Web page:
In December 1974, the last cases of smallpox in its deadliest form were confined to a Bangladesh slum. Public health workers were preparing the scourge’s coup de grâce, but were horrified when government bulldozers arrived, scattering 50,000 people across the countryside.
The ill-timed demolition of the slum spread the disease throughout the country, sparking outbreaks in several locations and extending the suffering and death from smallpox for another 10 months. The chapter illustrates the difficulty of ridding the world of a human disease, even one down to its last few cases, and how important it is that eradication efforts include whole societies.
A group of scientists, government officials, nonprofit leaders, malaria-control program directors, and others gathered at Harvard Business School last week sought to draw lessons from past eradication efforts as they embarked on a weeklong leadership program focused on eradicating another age-old scourge: malaria.
Though the program’s 56 participants have been involved in different aspects of the fight against malaria for years, Dyann Wirth, the Richard Pearson Strong Professor of Infectious Disease, chair of the Harvard T.H. Chan School of Public Health’s Department of Immunology and Infectious Diseases, and director of the Harvard Malaria Initiative, said that shifting officials’ focus from control and treatment of the disease to eradication requires shifting strategies as well.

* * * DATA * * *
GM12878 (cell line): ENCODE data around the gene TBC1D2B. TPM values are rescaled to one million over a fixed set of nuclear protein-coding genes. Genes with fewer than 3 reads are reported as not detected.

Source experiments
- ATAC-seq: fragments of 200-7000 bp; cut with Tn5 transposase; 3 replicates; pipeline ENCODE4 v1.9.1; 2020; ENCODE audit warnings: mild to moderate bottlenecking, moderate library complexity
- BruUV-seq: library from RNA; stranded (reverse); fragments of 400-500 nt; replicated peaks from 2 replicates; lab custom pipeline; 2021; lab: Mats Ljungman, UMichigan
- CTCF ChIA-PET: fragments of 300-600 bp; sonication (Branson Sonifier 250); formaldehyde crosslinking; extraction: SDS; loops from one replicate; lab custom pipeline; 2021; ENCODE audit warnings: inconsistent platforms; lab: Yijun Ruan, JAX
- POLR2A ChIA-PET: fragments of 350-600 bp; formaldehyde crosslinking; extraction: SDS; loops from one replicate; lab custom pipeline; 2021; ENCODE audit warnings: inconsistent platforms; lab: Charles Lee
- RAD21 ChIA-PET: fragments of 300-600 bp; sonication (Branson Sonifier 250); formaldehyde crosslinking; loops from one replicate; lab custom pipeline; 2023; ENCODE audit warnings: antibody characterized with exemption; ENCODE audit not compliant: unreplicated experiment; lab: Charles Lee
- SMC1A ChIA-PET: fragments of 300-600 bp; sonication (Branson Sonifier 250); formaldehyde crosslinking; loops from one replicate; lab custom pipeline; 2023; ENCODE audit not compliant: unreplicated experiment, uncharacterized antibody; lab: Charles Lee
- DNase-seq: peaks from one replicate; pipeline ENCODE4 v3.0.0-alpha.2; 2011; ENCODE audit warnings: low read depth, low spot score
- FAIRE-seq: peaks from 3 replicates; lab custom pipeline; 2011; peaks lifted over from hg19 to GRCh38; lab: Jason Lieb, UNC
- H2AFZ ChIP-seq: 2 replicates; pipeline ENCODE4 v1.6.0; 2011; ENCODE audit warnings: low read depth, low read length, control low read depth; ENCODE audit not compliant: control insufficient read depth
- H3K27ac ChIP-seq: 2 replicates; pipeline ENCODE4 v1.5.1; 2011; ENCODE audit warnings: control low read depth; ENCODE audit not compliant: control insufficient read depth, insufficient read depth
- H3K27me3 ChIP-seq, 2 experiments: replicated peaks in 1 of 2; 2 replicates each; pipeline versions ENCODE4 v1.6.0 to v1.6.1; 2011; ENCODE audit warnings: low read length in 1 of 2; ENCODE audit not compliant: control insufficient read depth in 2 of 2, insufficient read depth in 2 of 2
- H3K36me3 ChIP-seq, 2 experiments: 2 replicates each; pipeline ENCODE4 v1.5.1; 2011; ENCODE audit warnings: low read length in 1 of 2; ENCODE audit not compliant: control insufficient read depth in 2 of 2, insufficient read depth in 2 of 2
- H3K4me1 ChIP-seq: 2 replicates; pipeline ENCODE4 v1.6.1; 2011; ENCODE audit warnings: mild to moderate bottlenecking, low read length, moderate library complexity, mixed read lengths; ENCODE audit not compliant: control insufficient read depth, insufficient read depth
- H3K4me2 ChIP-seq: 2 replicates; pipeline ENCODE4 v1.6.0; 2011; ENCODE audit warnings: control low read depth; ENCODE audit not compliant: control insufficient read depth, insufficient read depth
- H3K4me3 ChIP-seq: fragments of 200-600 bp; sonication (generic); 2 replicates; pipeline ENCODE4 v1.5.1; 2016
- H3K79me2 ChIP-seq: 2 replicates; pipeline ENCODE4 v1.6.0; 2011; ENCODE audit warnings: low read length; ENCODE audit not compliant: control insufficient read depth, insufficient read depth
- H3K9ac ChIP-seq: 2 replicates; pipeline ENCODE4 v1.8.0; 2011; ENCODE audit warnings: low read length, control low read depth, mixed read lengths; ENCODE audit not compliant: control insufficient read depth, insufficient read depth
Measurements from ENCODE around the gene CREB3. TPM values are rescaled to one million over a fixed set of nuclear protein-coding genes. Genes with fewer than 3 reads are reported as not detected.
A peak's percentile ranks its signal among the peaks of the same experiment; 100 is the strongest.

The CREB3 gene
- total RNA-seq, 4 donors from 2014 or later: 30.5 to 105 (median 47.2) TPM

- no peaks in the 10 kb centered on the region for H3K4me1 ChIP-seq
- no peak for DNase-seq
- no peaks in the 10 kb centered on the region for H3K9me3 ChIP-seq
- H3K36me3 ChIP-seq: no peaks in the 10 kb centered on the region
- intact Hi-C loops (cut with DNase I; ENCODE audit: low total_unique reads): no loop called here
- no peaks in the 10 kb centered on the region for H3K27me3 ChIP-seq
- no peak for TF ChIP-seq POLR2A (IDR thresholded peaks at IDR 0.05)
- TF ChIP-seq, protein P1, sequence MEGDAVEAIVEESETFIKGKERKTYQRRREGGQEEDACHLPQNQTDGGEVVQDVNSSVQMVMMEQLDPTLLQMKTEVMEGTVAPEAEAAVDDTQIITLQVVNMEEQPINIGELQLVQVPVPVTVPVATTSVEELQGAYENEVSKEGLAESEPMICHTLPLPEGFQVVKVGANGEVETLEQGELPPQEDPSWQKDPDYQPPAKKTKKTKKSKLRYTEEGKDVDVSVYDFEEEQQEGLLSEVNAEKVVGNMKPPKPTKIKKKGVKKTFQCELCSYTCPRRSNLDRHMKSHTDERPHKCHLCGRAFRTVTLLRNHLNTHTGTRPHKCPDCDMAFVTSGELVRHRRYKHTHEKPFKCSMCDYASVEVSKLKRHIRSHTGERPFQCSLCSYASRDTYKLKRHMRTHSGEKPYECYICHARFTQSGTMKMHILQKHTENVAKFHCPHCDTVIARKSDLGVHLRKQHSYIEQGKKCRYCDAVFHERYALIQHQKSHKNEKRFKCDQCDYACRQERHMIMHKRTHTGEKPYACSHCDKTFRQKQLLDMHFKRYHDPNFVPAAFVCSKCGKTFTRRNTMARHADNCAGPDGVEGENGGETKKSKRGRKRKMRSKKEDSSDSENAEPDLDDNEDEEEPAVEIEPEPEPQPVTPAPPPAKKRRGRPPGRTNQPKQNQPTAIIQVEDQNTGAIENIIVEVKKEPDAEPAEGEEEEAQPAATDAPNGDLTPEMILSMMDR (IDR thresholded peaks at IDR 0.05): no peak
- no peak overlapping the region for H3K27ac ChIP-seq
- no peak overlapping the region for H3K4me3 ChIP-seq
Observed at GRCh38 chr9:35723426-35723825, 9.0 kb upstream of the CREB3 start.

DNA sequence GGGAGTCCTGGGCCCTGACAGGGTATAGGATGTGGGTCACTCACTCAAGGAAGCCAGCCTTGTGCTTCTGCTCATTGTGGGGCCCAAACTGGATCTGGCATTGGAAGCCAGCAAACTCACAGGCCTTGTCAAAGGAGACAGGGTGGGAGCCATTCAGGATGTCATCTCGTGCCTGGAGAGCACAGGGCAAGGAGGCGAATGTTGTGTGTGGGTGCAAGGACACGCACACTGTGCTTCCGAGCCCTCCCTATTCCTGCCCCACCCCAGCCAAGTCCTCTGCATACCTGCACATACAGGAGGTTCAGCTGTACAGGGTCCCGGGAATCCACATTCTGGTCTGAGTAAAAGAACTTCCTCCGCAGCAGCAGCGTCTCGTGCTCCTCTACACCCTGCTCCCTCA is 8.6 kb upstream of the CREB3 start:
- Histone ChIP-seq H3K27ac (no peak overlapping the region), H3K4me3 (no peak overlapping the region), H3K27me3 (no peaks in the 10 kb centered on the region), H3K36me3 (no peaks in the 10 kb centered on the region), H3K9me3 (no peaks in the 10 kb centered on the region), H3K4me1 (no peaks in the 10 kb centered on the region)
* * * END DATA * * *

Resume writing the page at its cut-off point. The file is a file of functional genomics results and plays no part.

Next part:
“We want to give them the overview of the problem of malaria, all the way from the genes to the globe,” Wirth said. “Many of them work [on malaria]… and although most in the room probably have had this material at one point, they haven’t thought about it in this lens of elimination/eradication, which is quite different from treating symptomatic cases or preventing symptomatic cases.”
Smallpox stands as the only human disease successfully stamped out, so the intensive leadership program kicked off with a talk by Myron Levine, a University of Maryland professor who was a World Health Organization (WHO) consultant in Bangladesh during the final days battling smallpox’s most virulent strain, variola major. It would take another two years to eradicate a less deadly strain, variola minor, though there were laboratory-related cases in 1978.
Global anti-malaria efforts have made significant progress, Wirth said, with cases down 30 percent and deaths down 50 percent over the last 15 years. Even with that decline, however, malaria is far from on the ropes. In 2013 alone, there were an estimated 198,000,000 cases and 584,000 deaths, according to the WHO.
The leadership development program, called “Science of Eradication: Malaria 2015,” provided a broad overview, including the disease’s basic biology, challenges facing vaccine development, social determinants of transmission, economic advantages to eradication, the importance of communication, and ways to integrate eradication into existing control efforts.